5 posts • joined Thursday 27th August 2009 09:07 GMT
That hurts, really hurts (from the author)
Seriously, me, accused of being a cloud advocate :-)
A quick Google search on the author name and the word 'cloud' should put this latest article into perspective - I mostly get accused of being a cloud sceptic for not accepting all the rhetoric from the evangelists in this area.
However, I am not really a sceptic but a realist, and those who make generalised negative claims are as bad as the cloud marketeers in my book.
The point I am trying to make here is that lot's of people are bashing SaaS providers indiscriminately on the whole security thing, when at the same time they are telling us (though surveys on this site and other research) that their own on premise solutions are far from perfect, and their user bases (for various reasons) are a bit of a liability. Against this background, a good SaaS service could actually improve things. Does that mean I am saying go out and do the SaaS thing to solve all of your security problems? Of course not, but it's equally ludicrous to say don't consider anything SaaS because you are bound to run into security problems.
Look, like it not, SaaS is here to stay, and its use is growing. Right now, a big part of my day job is encouraging people to think and do proper due diligence before diving in because the positive coverage far outweighs the negative stuff across the industry, and it's too easy to get sucked in. In the interests of objectivity, though, we also need to call it when people are put off considering SaaS (or any IT delivery option, for that matter) because the risks have been exaggerated.
And please don't leap on this as me saying that security concerns with SaaS are totally Ill-founded, but there is a lot of generalisation, misinformation and frequently encountered lack of perspective that does tend to exaggerate the issues.
@zef re MS sponsorship
It's probably worth nothing that there is a big difference between 'sponsored by' and 'commissioned by', and the former applies here. The content of the paper is derived from formal research and the two authors (Tony Lock and me) developing and fine tuning the analysis through presentations and workshops at various IT management and architect gatherings. In order to pay the bills and fund the work of writing papers, we invite sponsorship, and we make no secret of that. The model is no different to Formula One teams receiving funding in return for sponsor logos appearing on their cars.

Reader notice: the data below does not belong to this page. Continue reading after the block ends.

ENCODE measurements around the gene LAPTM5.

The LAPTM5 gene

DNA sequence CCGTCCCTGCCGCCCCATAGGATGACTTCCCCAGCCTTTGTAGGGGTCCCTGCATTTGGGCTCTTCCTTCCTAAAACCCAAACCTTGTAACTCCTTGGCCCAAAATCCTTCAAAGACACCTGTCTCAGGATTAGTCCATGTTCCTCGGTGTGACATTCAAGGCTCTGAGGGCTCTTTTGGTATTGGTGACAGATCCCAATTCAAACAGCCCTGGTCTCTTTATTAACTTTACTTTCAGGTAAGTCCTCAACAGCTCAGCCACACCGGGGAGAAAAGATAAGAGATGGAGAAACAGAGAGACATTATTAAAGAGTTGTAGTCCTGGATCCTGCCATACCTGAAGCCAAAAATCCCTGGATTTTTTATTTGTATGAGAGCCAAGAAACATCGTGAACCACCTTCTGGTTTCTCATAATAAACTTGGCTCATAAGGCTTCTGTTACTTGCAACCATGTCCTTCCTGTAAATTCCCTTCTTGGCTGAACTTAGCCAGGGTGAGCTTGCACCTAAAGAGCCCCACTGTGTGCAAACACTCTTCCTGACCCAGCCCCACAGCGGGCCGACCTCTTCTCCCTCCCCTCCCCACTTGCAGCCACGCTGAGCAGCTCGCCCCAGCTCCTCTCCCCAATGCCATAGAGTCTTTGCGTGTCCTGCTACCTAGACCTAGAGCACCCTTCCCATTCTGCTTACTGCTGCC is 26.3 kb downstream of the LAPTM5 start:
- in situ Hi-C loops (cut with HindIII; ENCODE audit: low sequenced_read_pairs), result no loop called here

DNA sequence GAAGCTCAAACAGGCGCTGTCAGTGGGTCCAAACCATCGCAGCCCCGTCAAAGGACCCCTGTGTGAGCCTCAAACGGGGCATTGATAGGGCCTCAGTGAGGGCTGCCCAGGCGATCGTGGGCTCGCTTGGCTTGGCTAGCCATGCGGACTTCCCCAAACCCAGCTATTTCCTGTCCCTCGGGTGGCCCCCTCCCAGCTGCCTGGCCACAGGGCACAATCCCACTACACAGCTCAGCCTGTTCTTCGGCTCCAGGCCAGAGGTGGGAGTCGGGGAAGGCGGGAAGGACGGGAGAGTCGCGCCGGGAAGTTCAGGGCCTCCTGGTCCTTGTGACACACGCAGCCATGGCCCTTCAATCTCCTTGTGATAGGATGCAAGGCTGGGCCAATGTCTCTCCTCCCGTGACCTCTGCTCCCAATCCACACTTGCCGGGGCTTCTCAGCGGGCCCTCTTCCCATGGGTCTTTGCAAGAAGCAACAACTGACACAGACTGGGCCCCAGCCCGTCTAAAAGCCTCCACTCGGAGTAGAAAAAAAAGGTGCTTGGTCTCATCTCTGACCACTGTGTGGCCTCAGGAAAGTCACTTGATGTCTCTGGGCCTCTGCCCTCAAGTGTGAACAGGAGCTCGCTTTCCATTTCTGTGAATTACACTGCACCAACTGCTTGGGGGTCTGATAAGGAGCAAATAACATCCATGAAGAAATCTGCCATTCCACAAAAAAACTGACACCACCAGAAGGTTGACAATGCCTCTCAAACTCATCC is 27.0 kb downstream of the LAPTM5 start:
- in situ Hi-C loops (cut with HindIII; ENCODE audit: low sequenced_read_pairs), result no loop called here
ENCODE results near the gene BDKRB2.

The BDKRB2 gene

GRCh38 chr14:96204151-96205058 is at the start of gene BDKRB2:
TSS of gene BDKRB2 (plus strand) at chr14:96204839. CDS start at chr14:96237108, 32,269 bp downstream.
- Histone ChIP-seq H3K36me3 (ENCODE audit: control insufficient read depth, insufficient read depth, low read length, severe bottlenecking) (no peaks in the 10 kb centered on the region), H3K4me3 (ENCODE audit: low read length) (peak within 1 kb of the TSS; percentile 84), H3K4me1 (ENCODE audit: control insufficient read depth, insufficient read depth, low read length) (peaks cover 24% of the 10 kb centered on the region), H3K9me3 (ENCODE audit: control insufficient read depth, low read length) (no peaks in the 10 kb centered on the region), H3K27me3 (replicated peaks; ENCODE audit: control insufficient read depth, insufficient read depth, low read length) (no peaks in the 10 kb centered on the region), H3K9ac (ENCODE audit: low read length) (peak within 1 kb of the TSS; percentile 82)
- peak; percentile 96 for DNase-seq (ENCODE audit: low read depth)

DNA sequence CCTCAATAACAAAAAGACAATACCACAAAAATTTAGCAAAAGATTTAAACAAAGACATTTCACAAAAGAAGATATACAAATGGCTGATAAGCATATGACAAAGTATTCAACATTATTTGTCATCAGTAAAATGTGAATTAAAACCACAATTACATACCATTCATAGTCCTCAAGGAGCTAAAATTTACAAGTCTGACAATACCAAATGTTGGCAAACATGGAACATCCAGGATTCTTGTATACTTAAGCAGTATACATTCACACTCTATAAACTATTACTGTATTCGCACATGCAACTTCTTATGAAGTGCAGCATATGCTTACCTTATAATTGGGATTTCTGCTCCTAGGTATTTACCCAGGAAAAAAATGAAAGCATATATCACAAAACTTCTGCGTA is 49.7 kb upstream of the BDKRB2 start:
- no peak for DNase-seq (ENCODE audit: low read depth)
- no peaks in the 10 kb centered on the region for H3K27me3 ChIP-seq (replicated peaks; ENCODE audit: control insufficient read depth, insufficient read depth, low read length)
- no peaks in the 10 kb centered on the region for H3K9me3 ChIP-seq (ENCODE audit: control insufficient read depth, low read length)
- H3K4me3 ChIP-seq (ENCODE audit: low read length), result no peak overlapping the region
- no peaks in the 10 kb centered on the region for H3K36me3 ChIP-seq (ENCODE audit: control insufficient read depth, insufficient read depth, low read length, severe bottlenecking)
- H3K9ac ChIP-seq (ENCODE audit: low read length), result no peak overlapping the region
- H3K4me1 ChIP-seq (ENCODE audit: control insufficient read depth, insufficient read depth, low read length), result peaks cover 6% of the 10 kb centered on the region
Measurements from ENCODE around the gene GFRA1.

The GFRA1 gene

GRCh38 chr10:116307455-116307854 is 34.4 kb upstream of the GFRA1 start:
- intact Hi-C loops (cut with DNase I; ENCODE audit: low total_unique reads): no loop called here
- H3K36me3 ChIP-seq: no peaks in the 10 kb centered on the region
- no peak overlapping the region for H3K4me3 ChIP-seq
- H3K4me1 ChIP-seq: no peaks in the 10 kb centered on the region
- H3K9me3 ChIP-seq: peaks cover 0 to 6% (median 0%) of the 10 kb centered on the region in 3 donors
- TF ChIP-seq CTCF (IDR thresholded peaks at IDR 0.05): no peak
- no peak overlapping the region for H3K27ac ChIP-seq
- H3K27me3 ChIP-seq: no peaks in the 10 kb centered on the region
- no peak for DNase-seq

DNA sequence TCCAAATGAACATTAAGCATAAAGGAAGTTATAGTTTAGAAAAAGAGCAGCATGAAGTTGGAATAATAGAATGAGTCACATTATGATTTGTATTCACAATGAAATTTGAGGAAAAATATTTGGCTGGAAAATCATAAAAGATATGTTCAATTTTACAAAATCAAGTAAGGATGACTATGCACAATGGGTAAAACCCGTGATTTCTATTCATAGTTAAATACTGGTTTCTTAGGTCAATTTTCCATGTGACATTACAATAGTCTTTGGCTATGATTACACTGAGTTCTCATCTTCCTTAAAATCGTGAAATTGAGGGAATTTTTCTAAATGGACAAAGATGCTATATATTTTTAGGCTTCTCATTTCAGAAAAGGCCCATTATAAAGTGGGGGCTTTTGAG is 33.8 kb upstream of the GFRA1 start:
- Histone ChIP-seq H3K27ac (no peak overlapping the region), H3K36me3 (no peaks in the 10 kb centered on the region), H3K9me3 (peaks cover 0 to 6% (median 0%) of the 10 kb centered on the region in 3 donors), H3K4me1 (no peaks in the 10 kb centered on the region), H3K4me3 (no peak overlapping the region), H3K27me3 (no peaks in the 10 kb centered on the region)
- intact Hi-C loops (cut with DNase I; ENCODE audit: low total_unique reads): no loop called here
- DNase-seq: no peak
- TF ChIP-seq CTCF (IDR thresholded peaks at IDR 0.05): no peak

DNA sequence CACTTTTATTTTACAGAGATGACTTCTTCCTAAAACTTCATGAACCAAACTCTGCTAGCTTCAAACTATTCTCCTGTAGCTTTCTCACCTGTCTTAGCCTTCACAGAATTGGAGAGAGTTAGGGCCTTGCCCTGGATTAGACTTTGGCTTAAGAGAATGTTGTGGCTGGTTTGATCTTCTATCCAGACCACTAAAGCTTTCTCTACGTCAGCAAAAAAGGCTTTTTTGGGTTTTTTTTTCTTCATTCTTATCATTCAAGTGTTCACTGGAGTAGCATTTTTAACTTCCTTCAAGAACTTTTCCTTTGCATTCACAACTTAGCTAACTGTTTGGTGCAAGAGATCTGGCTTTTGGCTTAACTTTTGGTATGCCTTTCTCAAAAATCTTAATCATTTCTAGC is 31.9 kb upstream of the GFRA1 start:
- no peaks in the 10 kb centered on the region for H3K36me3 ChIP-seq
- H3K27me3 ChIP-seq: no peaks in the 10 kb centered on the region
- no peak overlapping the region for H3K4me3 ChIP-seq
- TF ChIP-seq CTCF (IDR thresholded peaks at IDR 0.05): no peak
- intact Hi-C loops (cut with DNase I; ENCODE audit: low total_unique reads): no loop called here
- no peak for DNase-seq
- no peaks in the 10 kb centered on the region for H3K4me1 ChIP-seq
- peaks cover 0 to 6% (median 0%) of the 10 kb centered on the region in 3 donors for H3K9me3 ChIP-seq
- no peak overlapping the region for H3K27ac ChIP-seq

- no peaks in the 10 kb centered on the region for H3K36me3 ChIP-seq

Hey Tony, you know that makes us the equivalent of Lewis Hamilton and Jenson Button :-)
Alright, so there is a limit how far we can take that analogy :-)
Seriously, the paper was conceived long before MS became involved, and while I would expect anyone working for a SaaS or cloud hosting pure-play to disagree with our our more balanced analysis because of their vested interest in bigging up the revolutionary approach, we have so far had no push back from people actually working in mainstream IT departments.
But let us know if there is anything you disagree with or anything obvious we have missed. The process of analysis is an ongoing one and is dependent on critical input.
Thinking about pivot points
It's still early days, but looking to the future, we are probably going to see a blend of delivery models for desktop computing, whether in a home or business environment. This isn't about devices, indeed it is more about device independence. Microsoft is investing a lot in this area at the moment while Apple, at least looking in from the outside, seems to be going in the opposite direction - more emphasis on devices and locking devices to specific software and services. As of today, the device appears to be the pivot point for market leverage, but I doubt this is sustainable over the longer term.
The big question is going to be where the pivot point shifts to. You could argue that it moves to the content layer, which would also play to Apple's strengths. My feeling though is that content sources will continue to proliferate so the concept of a desktop, or 'virtual home', that holds the ongoing context for your online and other activities might become the point of influence and stickiness. Right now, the Windows client machine fulfils this for the majority of users, though youngsters could be considered to be using services like Facebook for this.
Whether the virtual desktop is something that will help Microsoft in the battle against Apple in the consumer space is debatable, but the fact that Apple appears to be working in conflict with longer term trends towards open virtualised environments in a business context could be significant.
A more balanced view based on Reg reader research
If you want a more balanced and practical view of where and how Desktop Linux might be relevant based on feedback from Reg readers with actual experience, go here:
Basically, the conclusion of this research was that Linux on the desktop is unlikely to be suitable for all types of user, but for organisations who do wish to explore a selectively deployed alternative to the traditional Windows desktop, there are some scenarios in which Linux can make sense.
We were keen to conduct this research and produce the report because organisations like the the FSF and the fanatics and evangelists that push Linux in your face as the answer to everything actually put normal IT professionals off considering it, meaning many of those that could possibly benefit never even seriously consider Linux as an option. To put it another way, desktop Linux is ironically often damned by its association with the people that so religiously promote it.
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